To Students From Students: 50 Online Rules To Live By | Janell Burley Hofmann | 3 Min Read

Student voice is so valuable in digital citizenship and media literacy. It empowers them to share what they know — giving their Askable Adults a point of reference for both understanding and gaps. One exercise I love to do with the students with whom I work is to compile their advice from their own online experiences in an effort to offer personal reflection and reminders on best practices, and to build peer-to-peer support for other students. This powerful prompt is an exercise in “show what you know” to build confidence and agency in our students as they develop and practice their online skills. 

This collection of wisdom below is from hundreds of middle school students I worked with directly. The compilation gives us a general understanding of how middle school students are thinking about Tech at this moment, but it can be used to open a dialogue with your own students and children or as an individual exercise.

[I combined the same/similar answers. Otherwise, responses came directly from our workshops.]

To Students From Students: 50 Online Rules to Live By

  1. Search Secure Websites.
  2. Don’t sleep with your device.
  3. Don’t text random people.
  4. Don’t search random sites. Don’t keep clicking. Avoid clickbait and ads.
  5. Slow down before clicking and posting.
  6. Create good habits with your devices.
  7. Think before you send. Imagine a large audience and many eyes on a post/share/comment.
  8. Set social media to private.
  9. Don’t buy followers or worry about the number of followers you have.
  10. Only allow followers you know — from school, sports, activities, in person.
  11. Don’t talk to people you don’t know online.
  12. Protect personal info — names, address, bank account, social security number, school info, etc.
  13. Don’t overshare/overpost.
  14. Avoid fake websites and scams.
  15. Get parent permission before purchases.
  16. If you see something you’re uncomfortable with, tell an adult — don’t hide it!
  17. Don’t solve conflicts over devices. Do it face to face.
  18. Stand up for yourself!
  19. Check-in with parents before you post.
  20. Stay away from random strangers.
  21. Use secure usernames and passwords.
  22. Don’t sneak!
  23. Set a time limit for your screen time.
  24. Don’t judge people on social media or make fun of people.
  25. Read terms and conditions before agreeing to anything.
  26. Make sure you feel comfortable with what you’re posting.
  27. Take care of your physical health — sleep, eyes, radiation, posture.
  28. Get Permission to Post — Post with Consent!
  29. If you wouldn’t want your grandma to see what you’re saying, don’t post it online!
  30. Think of yourself and others before posting. Use Empathy!
  31. Know your “text tone”. Think of how someone might take it.
  32. What you say online is NOT private!
  33. Give yourself time to respond if you’re upset.
  34. Use your time wisely. Don’t waste all of your free time on screens.
  35. Social media impacts your future.
  36. Don’t say anything online you wouldn’t say in person.
  37. Don’t intentionally hurt people online.
  38. Don’t send or request explicit content.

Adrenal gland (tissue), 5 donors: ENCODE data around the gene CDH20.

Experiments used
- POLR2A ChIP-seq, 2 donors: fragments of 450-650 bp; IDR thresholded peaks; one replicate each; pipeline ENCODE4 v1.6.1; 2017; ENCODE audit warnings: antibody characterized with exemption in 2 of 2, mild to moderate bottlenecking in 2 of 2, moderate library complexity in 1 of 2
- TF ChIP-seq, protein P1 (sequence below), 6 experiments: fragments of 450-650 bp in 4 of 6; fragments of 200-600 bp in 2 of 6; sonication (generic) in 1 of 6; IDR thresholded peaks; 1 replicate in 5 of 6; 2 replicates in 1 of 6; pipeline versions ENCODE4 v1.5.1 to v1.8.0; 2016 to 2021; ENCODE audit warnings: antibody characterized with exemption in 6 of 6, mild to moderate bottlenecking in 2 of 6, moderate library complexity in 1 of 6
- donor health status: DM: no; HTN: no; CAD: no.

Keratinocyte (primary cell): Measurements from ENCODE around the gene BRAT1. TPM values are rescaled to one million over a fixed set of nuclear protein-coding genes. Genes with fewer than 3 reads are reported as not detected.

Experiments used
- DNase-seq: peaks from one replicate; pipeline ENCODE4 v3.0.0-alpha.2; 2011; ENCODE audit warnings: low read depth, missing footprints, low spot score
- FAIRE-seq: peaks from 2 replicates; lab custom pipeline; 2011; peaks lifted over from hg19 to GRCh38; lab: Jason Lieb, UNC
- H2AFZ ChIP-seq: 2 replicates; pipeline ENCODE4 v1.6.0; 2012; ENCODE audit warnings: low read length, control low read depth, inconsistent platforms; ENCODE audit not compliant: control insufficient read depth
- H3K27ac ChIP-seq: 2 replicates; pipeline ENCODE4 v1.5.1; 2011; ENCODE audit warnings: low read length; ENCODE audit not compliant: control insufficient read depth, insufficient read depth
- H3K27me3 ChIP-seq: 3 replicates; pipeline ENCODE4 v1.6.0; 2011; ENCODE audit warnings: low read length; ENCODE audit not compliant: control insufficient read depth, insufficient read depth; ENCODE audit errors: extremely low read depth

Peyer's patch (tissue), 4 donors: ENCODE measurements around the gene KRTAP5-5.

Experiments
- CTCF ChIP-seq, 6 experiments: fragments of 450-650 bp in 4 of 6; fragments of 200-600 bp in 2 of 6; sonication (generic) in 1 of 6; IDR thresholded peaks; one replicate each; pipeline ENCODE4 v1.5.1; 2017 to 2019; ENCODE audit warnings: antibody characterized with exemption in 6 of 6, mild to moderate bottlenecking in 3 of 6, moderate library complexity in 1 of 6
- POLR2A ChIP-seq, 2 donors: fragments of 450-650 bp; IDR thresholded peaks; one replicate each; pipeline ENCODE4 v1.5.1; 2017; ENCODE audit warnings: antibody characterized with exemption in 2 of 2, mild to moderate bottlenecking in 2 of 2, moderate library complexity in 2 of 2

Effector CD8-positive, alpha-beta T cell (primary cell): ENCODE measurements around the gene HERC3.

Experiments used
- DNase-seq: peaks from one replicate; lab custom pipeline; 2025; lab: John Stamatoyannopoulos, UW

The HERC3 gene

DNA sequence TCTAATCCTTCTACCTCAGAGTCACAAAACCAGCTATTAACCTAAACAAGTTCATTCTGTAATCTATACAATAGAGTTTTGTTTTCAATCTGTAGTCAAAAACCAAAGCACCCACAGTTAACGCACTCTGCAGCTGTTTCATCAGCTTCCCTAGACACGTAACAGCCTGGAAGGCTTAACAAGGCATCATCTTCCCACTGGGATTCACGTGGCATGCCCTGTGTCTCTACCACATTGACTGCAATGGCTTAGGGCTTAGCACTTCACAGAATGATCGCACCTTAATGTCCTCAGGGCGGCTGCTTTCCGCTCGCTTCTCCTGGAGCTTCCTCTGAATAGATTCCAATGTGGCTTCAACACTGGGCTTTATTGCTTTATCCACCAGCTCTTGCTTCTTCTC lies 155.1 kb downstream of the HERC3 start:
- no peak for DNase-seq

39. Let parents friend and follow you on social media.
  40. Enjoy other parts of your life besides the screen.
  41. Friend and follow people in your age group.
  42. Get advice if you need it.
  43. Don’t waste money when you’re online.
  44. Be aware of how social media can impact your lifestyle and choices — peers and celebrities.
  45. Don’t let screens keep you from physical activity and building social skills.
  46. Be aware of fake profiles, catfishing, and identity theft.
  47. Pay attention when driving and crossing at the crosswalk.
  48. Avoid content you don’t want to see!
  49. Don’t get addicted or too jealous.
  50. Put people before devices.

Janell Burley Hofmann

Janell Burley Hofmann is an international author, speaker and consultant specializing on the topics of technology, media, health, relationships and well-being. Janell is the creator of the original iPhone contract and a thought leader in the space of digital mindfulness, digital parenting and intentional use of tech. She is the author of the book, iRules: What Every Tech-Healthy Family Needs to Know About Selfies, Sexting, Gaming and Growing Up published by Rodale, Inc. Janell is the founder of the Slow Tech Movement and iRules Academy. Janell has worked on four continents across diverse demographics, cultures, religions, and socioeconomics. Sensitive to the needs of each community, Janell works with schools, youth, families, educators, and organizations while offering private coaching and consulting sessions. Janell’s professional expertise and personal experience as a mother of five children builds strong connections with a wide and varied population. Janell engages readers, clients and audiences in relevant and meaningful conversations igniting personal empowerment, awareness and purpose in a partnership that will positively impact all. Janell’s academic background includes a Bachelor’s Degree in Communication and Media Studies, a Master’s Degree in Critical and Creative Thinking and she is currently working towards her licensure in mental health counseling. Her featured talks include two-time TEDx presenter, SxSW, YPO Southeast Asia Summit, Peace Corp Workshop Leader, Homecoming Day Nagoya University, Nagoya Japan, YPO Middle East Tour, Women2Women International Summit and MIT Strata Center. Her work has been featured in The New York Times, Good Morning America, USA Today, National Public Radio, BBC News and The Associated Press.

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